Procedural generation is awesome! In this tutorial series we’ll look at making meshes using Blender’s Python API.
Creating meshes programmatically opens many possibilities. You can create parametric objects that respond to real world settings, generative art, math based shapes or even procedural content for games. Blender is a great choice for this kind of work since it combines a full blown modeling and animation suite with a powerful (and fairly well documented) Python API.
In this series we will be looking at making several primitives and some basic transformations, I’ll also drop some tips along the way to make development easier. I’m assuming you already know some basic Python, and enough Blender to get around. For this introduction we’ll skip the 3D and focus on making a simple flat grid instead.
Pro Tip: Save often while working on meshes! You will make Blender crash more than once :)
Setting it up
The Blender data system makes a distinction between mesh data and objects in the scene. We have to add a mesh and link it to an object, and then link that object to a scene before we can see any results.
Let’s start by importing bpy (surprise!) and setting up some variables.
Name will be both the mesh and object’s name, while
control how many vertices the grid has.
Next we set up the mesh and object adding part. We have to add a mesh datablock first, then an object that uses that mesh and finally link them to the current scene. I’ve also added some empty lists for verts and faces. We will be filling those later.
The most interesting part is
This function creates a mesh from three python lists: vertices, edges and
faces. Note that If you pass a faces list you can skip edges.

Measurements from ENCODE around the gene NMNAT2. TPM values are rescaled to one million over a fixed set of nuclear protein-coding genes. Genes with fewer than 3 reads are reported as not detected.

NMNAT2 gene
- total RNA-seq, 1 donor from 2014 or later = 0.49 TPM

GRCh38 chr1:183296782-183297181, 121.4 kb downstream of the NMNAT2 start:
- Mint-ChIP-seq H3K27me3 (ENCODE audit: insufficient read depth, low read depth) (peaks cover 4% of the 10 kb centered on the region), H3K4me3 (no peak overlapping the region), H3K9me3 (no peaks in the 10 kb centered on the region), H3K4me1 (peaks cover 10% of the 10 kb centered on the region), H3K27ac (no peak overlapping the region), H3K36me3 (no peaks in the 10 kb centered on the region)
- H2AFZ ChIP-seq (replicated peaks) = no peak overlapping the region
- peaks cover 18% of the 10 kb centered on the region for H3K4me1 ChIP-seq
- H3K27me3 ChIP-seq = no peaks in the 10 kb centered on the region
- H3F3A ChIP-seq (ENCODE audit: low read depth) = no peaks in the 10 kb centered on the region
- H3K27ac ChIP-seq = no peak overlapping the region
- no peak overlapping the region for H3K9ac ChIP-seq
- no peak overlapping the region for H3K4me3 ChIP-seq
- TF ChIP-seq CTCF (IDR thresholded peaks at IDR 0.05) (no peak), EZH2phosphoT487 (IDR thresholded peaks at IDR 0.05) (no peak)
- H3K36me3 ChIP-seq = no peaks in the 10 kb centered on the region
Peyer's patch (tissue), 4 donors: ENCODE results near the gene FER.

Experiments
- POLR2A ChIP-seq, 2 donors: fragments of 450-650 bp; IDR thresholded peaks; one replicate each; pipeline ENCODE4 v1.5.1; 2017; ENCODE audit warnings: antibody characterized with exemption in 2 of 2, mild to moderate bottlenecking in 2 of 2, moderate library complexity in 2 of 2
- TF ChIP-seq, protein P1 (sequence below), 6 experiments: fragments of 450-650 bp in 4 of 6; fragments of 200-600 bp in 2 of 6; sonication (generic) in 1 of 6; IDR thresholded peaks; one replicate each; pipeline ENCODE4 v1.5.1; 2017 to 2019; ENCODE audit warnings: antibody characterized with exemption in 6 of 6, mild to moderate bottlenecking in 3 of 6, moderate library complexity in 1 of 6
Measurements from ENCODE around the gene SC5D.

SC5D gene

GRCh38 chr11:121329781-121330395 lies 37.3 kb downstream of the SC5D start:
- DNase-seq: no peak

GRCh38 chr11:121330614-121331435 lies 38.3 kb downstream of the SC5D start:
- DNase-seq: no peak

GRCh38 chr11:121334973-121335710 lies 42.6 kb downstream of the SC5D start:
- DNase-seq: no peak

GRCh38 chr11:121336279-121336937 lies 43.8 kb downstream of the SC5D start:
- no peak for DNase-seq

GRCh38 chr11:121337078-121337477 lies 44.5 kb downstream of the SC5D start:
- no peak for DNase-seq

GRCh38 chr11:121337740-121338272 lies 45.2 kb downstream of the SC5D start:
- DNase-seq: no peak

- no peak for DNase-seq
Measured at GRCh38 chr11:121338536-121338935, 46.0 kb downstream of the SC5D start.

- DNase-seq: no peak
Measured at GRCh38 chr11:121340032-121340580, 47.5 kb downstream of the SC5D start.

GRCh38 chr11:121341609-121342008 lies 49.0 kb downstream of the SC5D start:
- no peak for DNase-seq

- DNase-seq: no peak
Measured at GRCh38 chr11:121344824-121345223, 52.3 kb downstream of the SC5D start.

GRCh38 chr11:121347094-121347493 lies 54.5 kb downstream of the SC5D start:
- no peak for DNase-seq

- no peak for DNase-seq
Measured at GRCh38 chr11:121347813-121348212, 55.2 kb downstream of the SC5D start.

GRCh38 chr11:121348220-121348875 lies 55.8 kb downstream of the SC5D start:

Check the API Docs for more info on this function
Try running the script now. You will see a new object has been added but there’s no geometry to be seen (since we haven’t added it yet). With the basic scaffolding done, delete that object and read on to start building the grid.
A grid of vertices
Let’s begin by adding a single vert. Vertices are represented by 3 coordinates (X, Y and Z). Our grid will be 2D so we only care about X and Y, Z will always be zero. We will place the vert in the center of the scene, which is also the origin for global coordinates. In other words, at coordinates (0, 0, 0). Each vertex is a tuple of 3 floats, so modify the list like this:
Try running the script again and you will see a lonely dot. You can actually
go into edit mode now and play with it.
Lets ramp up and make a row of verts. To do this we need to loop and add as many vertices as the number of columns we set up. This is really easy to do with a list expression:
range() returns integers, so the vertex X coordinate will be their column
number. That means each column will be 1 Blender Unit (or meter) wide.
Run the script again you will see 5 vertices lined up on the X axis.
To complete a grid all we have to do is more rows. We can easily extend
the expression to loop through rows as well:
Now we can see the vertex grid in all it’s glory.
We can start making faces now, but first we need to understand how.
Each vert we added has an index number. Indices are set as we add each vert, so the first one is 0, the second is 1 and so on.
To make a face you need to add a tuple of indices to the faces list. This tuple can be 3 (tri), 4 (quad) or more (ngon) indices. These are all integers by the way. Blender won’t fail or complain, but it will round them. Since we are making quads we will need to find four vertex indices for each face. But how? You could try guessing them, but there’s a better way. We can enable debug mode in Blender. Open a Python Console in Blender and type the following: